Tag Archives: turkey

New Place, New People, Same Tradition

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Since the Irish do not celebrate Thanksgiving Day (obvi) Katrina and I decided to host one ourselves and have some of our friends over to join in on the festivities. The menu consisted of turkey, stuffing, gravy, mashed potatoes, corn bread, brussel sprouts, mac n cheese, a ridiculously sized cheese ball, hummus, pumpkin pie, berry crumble, vegan banana and chocolate cake, and copious amounts of libations.

Although adjusting to Ireland and school was difficult at first, these friends have definitely made it much easier and a lot more fun and that is what I am thankful for this year.

 

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Turkey

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So my trip to Turkey started off with me almost missing my flight from Belgrade. I kept on thinking the flight was at 4:55pm and it wasn’t until about 2pm, when I looked over my email, that I realized it was actually at 4:15pm. Without any hesitation I jumped up and started yelling to my aunt that we have to leave NOW. After a congested half hour drive through Fruška Gora’s one lane mountain roads, we finally made it to the highway and then to the airport exactly one hour before departure. Phew.

When I arrived in Istanbul I got my bearings and headed on the metro to the old historic part of the city, Sultanahmet, where our hostel was located. On my way to the hostel, I met a young Serbian man that was on my flight from Belgrade. As we kept talking, we discovered that we were staying at the same place which immediately made finding it that much easier.

I got to the hostel around 9pm and the girls and Aran were already there sitting on the rooftop terrace enjoying some traditional raki (Turkish liquor when mixed with water turns cloudy and tastes like black licorice). After settling in, we headed to dinner to celebrate Megan’s birthday and see the town a little bit. This is when we all learned how much Turkish men love blue eyes.

Day Two: Mosques and the Grand Bazaar

Day two started off with a short 5 minute walk to the Blue Mosque. To say this thing is big is an understatement. This was the first mosque I’ve ever been in so it was an interesting experience. We put our shawls on our heads, took off or shoes, and the ones that had bare legs were given skirts to put over themselves and headed inside. One of my favorite things about religious places is the wall art and there was no shortage here. I’m used to Orthodox churches that are covered with frescos of saints, apostles, and martyrs. The mosque walls were covered but with beautiful floral patterns in every shade of blue imaginable. The whole place gave off an air of calm and serenity even with the crowds of tourists everywhere.

The Hagia Sophia sits directly across from the Blue Mosque so naturally, this was our next stop. The thing that struck me the most about the Hagia Sophia is the sheer size of it. It was at one point the center of Christianity but i just never thought it would be THAT big. It was really interesting to see the mix of both religions present throughout the structure. There were frescoes of Jesus and St. John the Baptist right next to Islamic scriptures.

After leaving Aran and our new friend Srdjan, the girls and I decided to head back to the hostel and grab some lunch. When we got back to the hostel we ended up befriending a girl named Rebecca from Canada. We had some lunch and washed it down with apple tea (my newest obsession) and started off for the Grand Bazaar.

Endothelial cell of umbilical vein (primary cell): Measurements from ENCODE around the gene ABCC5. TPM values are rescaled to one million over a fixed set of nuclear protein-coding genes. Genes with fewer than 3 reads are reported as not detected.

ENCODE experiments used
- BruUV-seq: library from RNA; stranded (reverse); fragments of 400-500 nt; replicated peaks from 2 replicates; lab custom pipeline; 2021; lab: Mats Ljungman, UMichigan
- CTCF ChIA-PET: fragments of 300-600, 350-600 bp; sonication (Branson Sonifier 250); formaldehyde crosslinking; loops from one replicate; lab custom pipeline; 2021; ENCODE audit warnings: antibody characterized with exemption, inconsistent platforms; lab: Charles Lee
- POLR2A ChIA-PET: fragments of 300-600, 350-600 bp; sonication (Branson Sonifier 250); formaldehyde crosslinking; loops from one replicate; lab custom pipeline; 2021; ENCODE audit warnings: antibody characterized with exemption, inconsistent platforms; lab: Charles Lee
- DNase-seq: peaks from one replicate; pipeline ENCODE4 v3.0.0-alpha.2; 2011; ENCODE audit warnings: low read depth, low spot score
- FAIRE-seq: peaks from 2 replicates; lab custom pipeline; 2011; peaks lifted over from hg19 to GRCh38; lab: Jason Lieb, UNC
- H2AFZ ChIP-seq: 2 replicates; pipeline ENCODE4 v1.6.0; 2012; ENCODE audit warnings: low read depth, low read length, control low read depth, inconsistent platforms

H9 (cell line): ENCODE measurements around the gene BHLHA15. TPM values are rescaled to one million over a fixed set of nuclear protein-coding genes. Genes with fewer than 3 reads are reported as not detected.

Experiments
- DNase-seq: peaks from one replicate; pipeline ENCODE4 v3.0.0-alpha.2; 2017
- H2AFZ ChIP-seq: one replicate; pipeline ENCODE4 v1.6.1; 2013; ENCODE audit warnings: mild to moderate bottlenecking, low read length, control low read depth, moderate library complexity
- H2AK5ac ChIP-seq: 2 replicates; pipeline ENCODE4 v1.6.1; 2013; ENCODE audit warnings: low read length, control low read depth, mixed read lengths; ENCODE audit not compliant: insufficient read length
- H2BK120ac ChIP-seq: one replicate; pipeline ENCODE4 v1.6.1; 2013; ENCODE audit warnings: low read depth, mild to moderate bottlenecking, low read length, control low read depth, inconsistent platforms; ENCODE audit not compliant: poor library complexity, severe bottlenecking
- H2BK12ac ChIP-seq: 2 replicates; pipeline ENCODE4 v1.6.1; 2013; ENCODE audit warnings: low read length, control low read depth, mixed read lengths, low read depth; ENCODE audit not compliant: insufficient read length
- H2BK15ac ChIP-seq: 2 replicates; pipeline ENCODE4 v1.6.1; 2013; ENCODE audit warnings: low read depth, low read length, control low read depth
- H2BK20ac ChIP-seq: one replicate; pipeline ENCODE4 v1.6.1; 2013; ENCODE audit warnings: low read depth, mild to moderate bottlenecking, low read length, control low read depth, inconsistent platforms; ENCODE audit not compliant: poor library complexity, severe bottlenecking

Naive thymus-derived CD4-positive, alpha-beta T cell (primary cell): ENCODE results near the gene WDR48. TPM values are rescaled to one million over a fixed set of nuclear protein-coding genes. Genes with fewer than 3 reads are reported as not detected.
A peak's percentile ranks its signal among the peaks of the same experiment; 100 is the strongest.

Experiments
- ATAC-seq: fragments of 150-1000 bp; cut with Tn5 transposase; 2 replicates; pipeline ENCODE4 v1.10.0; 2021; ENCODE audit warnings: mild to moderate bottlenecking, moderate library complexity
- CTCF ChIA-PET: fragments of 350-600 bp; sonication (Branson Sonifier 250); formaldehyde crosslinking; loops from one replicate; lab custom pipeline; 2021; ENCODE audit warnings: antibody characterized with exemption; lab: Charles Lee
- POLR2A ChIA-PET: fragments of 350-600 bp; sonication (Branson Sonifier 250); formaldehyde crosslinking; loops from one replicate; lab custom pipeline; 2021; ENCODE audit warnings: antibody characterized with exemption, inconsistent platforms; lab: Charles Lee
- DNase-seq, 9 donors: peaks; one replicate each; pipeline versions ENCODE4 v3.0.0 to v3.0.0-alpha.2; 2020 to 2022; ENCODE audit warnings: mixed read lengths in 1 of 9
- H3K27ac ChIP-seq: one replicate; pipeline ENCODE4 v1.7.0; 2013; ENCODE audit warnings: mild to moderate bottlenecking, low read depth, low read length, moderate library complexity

The Grand Bazaar was just as massive and congested as I imagined it would be. There was everything and anything available for a decent price if you could haggle for it. Here was when we first realized that all of the shop workers, which were male, used charm as their tactic of choice. We got called Spice Girls a countless number of times along with God only knows how many various celebrity names.

The rest of the day was just spent moseying which was followed by some dinner and more moseying.

Day Three: Baths and Birthdays

This day was our new friend Rebeca’s birthday so the only natural thing to do for your birthday would be go to a spa and we did just that. Just turn spa into Turkish bath. Entering into the location didn’t look very promising until we got inside of the women’s section. There were three floors of couches and different areas for pampering. The attendant gave us some bikini bottoms to put on and sent us upstairs to undress. When we got into the bath area there was a large circular heated marble plateau where a few women were already laying on. There was also a jacuzzi, mini heated pool, and areas for self bathing. Some of the girls decided to go for the full service and have an attendant bathe them but, as you all know I hate being touched, I decided to just bathe myself. We spent about an hour in the sauna of a room and then enjoyed some mud masks and finished it off with apple tea.

After the bath we made our way through the intertwining side streets of the city and ended up on the other end of the Golden Horn at the Spice Bazaar. The Spice Bazaar is just like the Grand Bazaar but not so…grand. We perused around and found a shop where we could buy some Turkish Delight and tea for a good price. After talking with the very nice store attendant (the only woman attendant that we saw) we learned that she was Romanian from Suceava. Talk about a small world!

Our last stop for the day was the Basilica Cistern. We did the most touristy thing we could think of here and that was to take a “Turkish” group picture. Aran dressed up as a Sultan and the girls dressed up as royalty. The best way to describe the cistern is to compare it to the dungeon in the Harry Potter movie when Harry battles the Basilisk.

By the time we got back to the hostel we had enough time to change and get ready to go out and celebrate Rebeca’s birthday. We went to Taksim which is known for it’s nightclubs and found a place for some more traditional Turkish food. After about an hour and a half and a large bottle of raki split between the seven of us, we started our search for a particular club of interest. An hour later, when we finally found it, it was closed. Bummer. We didn’t let our setback stop us at all. The rest of the night was spent bar hopping and trying out the local street food like muscles and Kokoreç aka sheep’s colon sandwiches which are actually extremely tasty!

Day Four: Asia

After a slow start due to the previous night’s late arrival, we got on a bus that was to take us to a boat for a Bospherus Straight tour. The tour lasted about 90 minutes and we got to see a lot of scenic buildings, great views, and learn many interesting facts about the city such as the fact that in Istanbul alone there are roughly 3,042 mosques, 120 churches, and 16 synagogues.